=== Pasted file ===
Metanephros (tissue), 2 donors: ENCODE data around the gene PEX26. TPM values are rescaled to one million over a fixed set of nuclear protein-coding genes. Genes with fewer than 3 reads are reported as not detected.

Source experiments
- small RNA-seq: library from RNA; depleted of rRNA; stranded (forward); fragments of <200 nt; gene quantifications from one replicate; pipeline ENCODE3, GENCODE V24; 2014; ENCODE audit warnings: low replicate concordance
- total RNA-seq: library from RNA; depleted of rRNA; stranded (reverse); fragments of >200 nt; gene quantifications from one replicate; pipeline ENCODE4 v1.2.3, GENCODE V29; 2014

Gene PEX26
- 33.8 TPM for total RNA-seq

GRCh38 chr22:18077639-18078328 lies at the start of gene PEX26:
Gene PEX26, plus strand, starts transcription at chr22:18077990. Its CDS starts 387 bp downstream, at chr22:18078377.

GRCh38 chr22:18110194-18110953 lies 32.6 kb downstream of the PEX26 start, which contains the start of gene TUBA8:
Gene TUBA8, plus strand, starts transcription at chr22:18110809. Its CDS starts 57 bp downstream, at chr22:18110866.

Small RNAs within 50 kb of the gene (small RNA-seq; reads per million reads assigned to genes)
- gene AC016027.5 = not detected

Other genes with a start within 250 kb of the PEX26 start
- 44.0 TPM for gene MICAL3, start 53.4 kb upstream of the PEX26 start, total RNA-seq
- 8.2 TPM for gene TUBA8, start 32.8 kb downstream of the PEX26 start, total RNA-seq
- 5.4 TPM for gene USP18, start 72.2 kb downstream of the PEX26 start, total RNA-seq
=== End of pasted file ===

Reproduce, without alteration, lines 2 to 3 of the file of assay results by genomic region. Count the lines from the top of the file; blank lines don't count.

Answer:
Source experiments
- small RNA-seq: library from RNA; depleted of rRNA; stranded (forward); fragments of <200 nt; gene quantifications from one replicate; pipeline ENCODE3, GENCODE V24; 2014; ENCODE audit warnings: low replicate concordance